Management science process — subjectivity in problem identification

Colin Eden, David Sims

    Research output: Contribution to journalArticle

    Abstract

    It is our view that not having available a method that can handle subjective views limits the client in the description that he can give to the consultant; he assumes that the consultant is only equipped to handle certain types of information, and there is no point in giving him other types. Such a limitation may leave the client feeling that he has not had the opportunity to describe the features that are the most important ones for him. The experience of most consultants is that when the client is given the freedom to express in his own language that which he feels is important, he will gradually warm to his subject (the problem). This will enable him to tell the consultant about a variety of qualitative and attitudinal factors which are crucial to an understanding of the organizational setting of his problem. Many of these factors are related anecdotally, as “tidbits” of tasty information. These tidbits are usually important aspects of the development of a consultant-client relationship, and yet there has not been available a method for explicitly modeling their significance within the problem.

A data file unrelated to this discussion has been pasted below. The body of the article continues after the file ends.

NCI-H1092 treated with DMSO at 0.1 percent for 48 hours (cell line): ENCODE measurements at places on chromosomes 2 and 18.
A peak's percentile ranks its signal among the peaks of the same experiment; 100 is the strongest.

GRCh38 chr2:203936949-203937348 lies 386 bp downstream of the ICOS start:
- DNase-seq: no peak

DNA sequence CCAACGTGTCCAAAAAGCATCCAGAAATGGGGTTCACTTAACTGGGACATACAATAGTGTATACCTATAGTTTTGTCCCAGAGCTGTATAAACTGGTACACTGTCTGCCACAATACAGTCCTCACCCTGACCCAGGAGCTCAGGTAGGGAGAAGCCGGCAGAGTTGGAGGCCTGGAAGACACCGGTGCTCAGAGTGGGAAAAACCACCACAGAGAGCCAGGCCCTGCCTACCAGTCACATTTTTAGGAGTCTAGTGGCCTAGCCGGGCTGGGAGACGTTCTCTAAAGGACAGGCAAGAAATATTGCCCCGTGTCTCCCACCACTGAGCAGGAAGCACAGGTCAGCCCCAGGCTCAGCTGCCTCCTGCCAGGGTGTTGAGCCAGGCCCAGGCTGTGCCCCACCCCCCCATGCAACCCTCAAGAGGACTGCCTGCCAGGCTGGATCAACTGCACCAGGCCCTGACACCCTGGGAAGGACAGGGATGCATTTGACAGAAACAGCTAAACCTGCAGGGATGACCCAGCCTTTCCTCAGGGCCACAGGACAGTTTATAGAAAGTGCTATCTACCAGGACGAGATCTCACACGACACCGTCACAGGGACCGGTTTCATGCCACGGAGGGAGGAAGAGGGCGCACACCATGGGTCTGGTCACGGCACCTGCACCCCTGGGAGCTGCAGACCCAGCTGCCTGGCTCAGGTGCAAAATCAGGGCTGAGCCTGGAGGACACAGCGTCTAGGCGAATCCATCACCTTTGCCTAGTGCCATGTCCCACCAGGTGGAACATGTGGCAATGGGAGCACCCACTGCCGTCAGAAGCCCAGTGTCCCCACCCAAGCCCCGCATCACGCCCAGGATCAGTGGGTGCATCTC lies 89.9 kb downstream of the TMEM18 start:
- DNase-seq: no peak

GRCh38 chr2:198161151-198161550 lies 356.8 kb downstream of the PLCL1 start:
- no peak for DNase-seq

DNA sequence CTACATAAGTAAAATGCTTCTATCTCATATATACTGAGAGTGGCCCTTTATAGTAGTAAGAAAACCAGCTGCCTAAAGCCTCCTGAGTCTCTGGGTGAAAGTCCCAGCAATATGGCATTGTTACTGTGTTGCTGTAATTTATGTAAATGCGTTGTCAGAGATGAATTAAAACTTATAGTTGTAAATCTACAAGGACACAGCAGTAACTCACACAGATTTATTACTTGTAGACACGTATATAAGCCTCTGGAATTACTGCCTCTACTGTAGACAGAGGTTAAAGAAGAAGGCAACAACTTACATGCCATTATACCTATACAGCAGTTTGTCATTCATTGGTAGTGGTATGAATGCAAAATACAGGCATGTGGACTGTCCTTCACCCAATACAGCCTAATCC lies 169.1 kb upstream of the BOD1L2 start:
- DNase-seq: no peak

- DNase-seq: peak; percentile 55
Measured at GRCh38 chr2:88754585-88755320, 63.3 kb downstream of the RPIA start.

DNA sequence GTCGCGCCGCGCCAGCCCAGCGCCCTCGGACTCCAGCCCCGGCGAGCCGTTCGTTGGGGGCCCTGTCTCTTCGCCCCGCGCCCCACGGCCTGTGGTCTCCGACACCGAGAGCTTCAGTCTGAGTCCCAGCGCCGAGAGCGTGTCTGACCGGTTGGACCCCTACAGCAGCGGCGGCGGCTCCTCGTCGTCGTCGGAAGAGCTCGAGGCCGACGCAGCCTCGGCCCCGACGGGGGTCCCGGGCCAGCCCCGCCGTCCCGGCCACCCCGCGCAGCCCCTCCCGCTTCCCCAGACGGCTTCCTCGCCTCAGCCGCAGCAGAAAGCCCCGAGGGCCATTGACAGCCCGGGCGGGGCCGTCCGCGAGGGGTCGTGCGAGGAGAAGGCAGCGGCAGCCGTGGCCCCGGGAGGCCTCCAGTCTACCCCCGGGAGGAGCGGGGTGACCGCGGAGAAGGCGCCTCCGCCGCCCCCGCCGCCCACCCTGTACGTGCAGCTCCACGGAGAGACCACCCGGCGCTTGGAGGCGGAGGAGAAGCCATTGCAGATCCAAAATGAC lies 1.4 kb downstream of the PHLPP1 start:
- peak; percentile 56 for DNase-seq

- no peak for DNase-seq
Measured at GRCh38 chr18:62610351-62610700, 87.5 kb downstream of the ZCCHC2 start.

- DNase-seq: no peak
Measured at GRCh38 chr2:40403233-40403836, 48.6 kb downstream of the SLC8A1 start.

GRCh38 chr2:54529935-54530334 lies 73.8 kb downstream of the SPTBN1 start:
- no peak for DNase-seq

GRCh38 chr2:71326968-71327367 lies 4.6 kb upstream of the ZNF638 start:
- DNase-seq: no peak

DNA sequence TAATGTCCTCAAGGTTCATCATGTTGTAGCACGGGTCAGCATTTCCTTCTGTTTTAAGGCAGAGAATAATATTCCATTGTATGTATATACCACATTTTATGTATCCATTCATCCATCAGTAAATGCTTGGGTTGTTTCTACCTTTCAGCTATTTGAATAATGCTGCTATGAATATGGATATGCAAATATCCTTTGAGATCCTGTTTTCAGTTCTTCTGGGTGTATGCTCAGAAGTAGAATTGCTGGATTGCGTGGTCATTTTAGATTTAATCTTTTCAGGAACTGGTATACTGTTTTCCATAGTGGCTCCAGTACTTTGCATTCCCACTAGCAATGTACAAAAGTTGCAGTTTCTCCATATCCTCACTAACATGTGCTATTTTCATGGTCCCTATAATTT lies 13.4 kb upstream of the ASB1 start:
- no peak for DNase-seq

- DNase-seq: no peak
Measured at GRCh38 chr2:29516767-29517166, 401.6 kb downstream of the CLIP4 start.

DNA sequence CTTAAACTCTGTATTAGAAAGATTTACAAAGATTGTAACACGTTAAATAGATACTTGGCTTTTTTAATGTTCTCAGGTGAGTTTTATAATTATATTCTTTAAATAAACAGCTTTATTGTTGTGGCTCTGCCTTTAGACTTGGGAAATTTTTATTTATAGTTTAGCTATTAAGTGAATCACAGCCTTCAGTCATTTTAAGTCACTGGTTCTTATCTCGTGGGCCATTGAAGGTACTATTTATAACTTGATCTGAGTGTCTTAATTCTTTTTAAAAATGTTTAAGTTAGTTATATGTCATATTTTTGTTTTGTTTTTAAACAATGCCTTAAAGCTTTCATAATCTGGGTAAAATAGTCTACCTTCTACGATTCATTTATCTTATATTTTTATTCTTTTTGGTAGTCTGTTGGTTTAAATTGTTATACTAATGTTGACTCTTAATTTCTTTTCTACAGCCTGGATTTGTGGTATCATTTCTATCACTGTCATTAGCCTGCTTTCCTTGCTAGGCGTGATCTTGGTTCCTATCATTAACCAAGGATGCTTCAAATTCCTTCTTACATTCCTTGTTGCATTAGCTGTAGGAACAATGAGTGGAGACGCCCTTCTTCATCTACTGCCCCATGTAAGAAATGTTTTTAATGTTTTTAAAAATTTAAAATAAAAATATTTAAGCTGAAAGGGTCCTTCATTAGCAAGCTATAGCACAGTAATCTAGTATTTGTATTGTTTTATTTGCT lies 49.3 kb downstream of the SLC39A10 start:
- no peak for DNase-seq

Original languageEnglish
    Pages (from-to)68-74
    Number of pages7
    JournalInterfaces
    Volume11
    Issue number1
    DOIs
    Publication statusPublished - Feb 1981

    Keywords

    • management science process
    • subjectivity
    • problem identification
    • professional
    • OR/MS philosophy
    • client-consultant relationship
    • organisational setting
    • consultant-client relationship

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